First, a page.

Investors want to know if the new real estate tax laws will help or hurt them. But first, let’s touch on the subject of taxes in general before we get into the specifics of the new real estate tax law.
The evolution of our tax code has its roots in the Civil War. In 1861 Abraham Lincoln passed a temporary flat tax designed to fund the war effort. It wasn’t until 1913 and the passage of the 16th Amendment that permanent federal taxation became legal.
The initial tax was relatively low but quickly ballooned to support both World War I and World War II. It wasn’t until the 1960’s that JFK argued our taxes were too high in a post-war economy and needed lowering to not be “too heavy a drag on growth in peacetime.”
After Kennedy’s assassination, Congress passed the Revenue Act of 1964. And while Congress tinkers around the edges of taxation all of the time, there really was no major tax overhaul until Ronald Reagan and the 1986 Tax Reform Act.
While it doesn’t happen often, every time the tax code gets a major facelift, there is bound to be winners and losers. Unfortunately, the 1986 Tax Reform Act made investing in real estate not as good as it had been. Now don’t get me wrong, investing in real estate was still highly tax-advantaged. It simply wasn’t as good.
Given that history, it is easy to understand why real estate investors might be apprehensive about the next sweeping change. Passed in December, the Tax Cuts and Jobs Act of 2017 contains really good news for real estate investors. Many of the advantageous tax rules of old stayed in place and we also gained some new ones.
So, as good as the tax laws were for apartment investors, now they’re even better! And of course, I’m obligated to say that we are not CPA’s or tax attorneys. We do not give tax advice. This article is for information purposes and you should always check with your trusted licensed tax advisor before implementing any new tax strategy.
The New Real Estate Tax Laws
With the obligatory disclaimer out of the way, Let’s review:
- Capital gains tax stayed at 15% or 20% depending on your taxable income.
- Depreciation recapture tax stayed at 25%.
- The 27.5 year depreciation schedule for resident occupied real estate stayed in place for the vast majority of real estate investors including 37th Parallel Properties.
- Operating expenses such as mortgage interest, repairs, property insurance, property tax, maintenance will continue to be deductible against the income of a property.
- The reset or step-up in basis to current market value upon death erasing the depreciation recapture tax and capital gains tax for one’s heirs stayed intact. For very wealthy investors, the estate tax may still be an issue. However, the estate tax exclusion doubled for the next several years.
- 1031 exchanges for real property remained untouched. Therefore, people can continue to utilize this powerful wealth building tool to do like-kind exchanges in which they sell one property and buy another while deferring the tax. For other property not deemed to be real property (aircraft, collectibles, heavy machinery, etc.), they repealed 1031 exchanges.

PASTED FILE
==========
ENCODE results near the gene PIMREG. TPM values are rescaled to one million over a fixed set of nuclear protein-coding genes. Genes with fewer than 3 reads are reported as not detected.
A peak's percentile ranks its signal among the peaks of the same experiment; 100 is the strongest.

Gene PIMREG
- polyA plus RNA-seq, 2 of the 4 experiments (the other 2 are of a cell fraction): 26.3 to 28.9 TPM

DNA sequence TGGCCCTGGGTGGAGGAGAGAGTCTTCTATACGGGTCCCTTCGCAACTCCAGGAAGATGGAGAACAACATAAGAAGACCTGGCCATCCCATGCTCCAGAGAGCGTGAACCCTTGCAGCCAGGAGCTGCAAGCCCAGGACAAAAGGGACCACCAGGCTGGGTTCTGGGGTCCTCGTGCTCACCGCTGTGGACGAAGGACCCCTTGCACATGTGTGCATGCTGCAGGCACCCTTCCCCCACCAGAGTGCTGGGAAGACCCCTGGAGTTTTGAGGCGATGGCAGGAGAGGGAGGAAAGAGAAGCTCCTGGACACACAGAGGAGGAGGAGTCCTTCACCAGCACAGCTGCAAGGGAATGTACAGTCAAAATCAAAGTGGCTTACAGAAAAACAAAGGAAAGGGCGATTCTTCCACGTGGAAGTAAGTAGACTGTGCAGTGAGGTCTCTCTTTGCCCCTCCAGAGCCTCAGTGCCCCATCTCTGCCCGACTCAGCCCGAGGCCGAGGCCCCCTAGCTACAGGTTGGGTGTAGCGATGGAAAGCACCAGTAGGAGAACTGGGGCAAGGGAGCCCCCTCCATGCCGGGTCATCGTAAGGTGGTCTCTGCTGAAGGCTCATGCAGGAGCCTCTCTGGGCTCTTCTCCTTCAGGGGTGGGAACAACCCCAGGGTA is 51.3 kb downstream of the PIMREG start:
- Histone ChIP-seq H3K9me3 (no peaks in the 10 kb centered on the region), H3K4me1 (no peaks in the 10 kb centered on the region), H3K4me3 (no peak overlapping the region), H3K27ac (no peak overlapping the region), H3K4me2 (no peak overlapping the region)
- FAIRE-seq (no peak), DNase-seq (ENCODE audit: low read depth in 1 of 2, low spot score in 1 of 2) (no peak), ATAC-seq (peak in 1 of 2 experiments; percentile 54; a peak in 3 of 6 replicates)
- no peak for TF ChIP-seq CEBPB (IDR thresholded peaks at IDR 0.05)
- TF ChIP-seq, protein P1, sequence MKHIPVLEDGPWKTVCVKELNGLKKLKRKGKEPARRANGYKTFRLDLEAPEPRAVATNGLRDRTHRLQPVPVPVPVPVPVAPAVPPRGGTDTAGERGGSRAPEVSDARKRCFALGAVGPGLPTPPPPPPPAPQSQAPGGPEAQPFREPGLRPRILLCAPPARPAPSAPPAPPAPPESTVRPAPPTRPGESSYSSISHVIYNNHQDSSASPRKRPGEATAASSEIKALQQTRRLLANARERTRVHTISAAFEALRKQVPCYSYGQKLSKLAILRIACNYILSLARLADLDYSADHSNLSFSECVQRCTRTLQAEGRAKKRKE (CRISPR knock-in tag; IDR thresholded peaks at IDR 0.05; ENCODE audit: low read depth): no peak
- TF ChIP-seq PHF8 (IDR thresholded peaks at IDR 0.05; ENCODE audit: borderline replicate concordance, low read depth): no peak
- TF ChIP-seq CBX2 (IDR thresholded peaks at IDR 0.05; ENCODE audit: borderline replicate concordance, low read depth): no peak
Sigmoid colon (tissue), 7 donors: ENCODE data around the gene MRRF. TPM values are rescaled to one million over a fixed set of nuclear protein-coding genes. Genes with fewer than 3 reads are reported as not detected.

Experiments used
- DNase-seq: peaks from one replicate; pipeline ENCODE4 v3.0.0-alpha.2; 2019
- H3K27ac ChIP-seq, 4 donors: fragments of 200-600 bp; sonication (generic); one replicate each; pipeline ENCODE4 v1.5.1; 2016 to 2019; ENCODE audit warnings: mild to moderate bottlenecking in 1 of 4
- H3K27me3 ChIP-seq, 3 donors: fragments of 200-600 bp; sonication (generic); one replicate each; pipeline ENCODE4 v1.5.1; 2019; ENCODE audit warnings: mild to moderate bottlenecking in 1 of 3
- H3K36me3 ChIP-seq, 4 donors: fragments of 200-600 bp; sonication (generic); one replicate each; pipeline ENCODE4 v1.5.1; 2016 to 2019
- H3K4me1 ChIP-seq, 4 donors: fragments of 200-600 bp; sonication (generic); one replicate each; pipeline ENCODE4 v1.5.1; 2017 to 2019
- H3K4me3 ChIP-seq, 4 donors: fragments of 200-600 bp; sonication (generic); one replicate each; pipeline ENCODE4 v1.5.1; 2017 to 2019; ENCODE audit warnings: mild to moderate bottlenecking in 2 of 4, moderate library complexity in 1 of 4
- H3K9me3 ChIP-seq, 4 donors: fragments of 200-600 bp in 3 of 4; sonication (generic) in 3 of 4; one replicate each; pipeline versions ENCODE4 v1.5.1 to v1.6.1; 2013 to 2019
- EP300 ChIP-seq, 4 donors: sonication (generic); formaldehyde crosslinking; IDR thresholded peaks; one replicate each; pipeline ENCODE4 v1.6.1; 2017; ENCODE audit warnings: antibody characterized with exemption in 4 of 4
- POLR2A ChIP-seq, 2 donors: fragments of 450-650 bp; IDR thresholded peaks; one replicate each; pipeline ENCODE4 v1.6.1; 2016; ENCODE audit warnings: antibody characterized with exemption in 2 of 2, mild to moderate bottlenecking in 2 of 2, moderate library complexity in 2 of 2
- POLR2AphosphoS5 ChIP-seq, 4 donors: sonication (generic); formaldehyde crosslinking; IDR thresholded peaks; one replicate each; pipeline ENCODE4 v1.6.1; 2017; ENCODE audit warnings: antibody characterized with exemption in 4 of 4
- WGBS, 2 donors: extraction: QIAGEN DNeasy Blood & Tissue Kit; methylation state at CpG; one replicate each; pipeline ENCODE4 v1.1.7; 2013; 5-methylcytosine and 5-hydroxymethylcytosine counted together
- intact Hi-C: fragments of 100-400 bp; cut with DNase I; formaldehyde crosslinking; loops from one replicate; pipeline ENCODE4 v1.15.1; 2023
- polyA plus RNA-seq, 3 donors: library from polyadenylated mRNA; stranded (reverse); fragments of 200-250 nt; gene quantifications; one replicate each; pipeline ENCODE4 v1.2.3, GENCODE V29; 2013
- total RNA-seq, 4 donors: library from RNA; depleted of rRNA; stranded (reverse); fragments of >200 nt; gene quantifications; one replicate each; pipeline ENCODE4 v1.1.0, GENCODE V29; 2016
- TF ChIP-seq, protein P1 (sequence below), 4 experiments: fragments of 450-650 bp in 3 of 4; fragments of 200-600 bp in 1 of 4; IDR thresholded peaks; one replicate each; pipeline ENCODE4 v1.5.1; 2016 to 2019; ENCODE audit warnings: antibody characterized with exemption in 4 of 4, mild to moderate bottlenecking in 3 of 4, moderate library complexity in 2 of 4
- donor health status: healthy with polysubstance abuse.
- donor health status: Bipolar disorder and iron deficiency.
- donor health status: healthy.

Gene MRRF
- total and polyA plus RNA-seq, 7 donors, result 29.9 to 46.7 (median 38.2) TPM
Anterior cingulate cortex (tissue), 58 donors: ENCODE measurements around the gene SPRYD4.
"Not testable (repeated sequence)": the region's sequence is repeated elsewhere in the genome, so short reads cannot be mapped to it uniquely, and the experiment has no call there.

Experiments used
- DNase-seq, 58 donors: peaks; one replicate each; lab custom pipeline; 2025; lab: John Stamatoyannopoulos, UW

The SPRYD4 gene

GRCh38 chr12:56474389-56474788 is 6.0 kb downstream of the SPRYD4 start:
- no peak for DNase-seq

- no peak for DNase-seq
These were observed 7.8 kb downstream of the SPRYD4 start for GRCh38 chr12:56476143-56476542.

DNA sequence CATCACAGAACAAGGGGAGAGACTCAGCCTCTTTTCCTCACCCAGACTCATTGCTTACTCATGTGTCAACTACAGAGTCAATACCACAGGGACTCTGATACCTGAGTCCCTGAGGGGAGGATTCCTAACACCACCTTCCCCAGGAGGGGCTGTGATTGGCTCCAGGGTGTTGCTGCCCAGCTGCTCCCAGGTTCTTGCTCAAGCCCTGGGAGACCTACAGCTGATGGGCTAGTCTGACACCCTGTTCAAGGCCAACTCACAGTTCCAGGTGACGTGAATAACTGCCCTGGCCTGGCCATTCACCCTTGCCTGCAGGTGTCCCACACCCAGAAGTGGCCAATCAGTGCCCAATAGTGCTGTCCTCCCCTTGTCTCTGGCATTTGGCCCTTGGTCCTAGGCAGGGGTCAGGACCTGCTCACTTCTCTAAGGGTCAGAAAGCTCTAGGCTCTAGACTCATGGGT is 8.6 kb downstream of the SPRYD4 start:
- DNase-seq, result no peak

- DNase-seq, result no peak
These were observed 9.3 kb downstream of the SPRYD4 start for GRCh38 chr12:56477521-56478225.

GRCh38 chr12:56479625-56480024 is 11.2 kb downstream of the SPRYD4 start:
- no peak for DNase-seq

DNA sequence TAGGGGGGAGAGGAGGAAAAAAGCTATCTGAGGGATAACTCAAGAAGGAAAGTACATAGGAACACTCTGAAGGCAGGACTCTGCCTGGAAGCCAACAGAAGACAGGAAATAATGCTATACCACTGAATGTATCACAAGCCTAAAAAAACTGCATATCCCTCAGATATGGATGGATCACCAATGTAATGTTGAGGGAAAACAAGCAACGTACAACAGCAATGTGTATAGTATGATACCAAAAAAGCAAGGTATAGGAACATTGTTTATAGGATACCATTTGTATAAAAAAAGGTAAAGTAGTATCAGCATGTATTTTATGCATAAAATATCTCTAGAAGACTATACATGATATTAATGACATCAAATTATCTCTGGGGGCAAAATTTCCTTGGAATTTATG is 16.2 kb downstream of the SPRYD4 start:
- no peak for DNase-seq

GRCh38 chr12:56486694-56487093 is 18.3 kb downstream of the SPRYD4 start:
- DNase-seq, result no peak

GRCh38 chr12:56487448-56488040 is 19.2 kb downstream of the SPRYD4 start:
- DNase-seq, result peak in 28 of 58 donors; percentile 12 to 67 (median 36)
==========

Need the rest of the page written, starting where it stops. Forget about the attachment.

Two Very Important New Additions
With most of the tax benefits left untouched, there are two new additions that help apartment investors like us.
A 20% Pass-Through Entity Deduction
Investment real estate is frequently held by pass-through entities like LLC’s. That is exactly how we hold our real estate at 37th Parallel Properties. Doing so provides significant legal protection. It also provides for pass-through activity (gains and losses), to flow to the investor’s tax return. This is how depreciation flows through to you on a K-1 at the end of the year. With profitable apartment investments spinning off quarterly income it’s nice to have that depreciation to offset the tax.
However, after several years, that income can grow to the point that it outpaces the depreciation benefit. Based on the old rules, the income would flow through to the investor at ordinary income rates. The new real estate tax laws let’s pass-through entities reduce that taxable portion by 20%.
Bonus Depreciation Extended and Became Much More Robust
In past year, owners could make certain property improvements and partially deduct them in year one instead of expensing them over several years. It’s called “Bonus Depreciation.” The new real estate tax laws doubled that benefit and made it fully deductible for several more years to come.
It’s a significant improvement from previous law. By allowing for full expensing of short-lived assets, Congress has incentivized real estate owners to invest in and improve their assets. This not only gives them a significant tax break, but can potentially drive rent increases, cash-flow, and appreciation.
2018 And Beyond
It’s been 31 years since our last major tax overhaul. The one before that largely stood untouched for 22 years prior to that. With major tax reform now behind us, logic holds that we will have many years under this new law. As good as real estate investing has been, it just got better for real estate investors as these new real estate tax law provides significant tax benefits.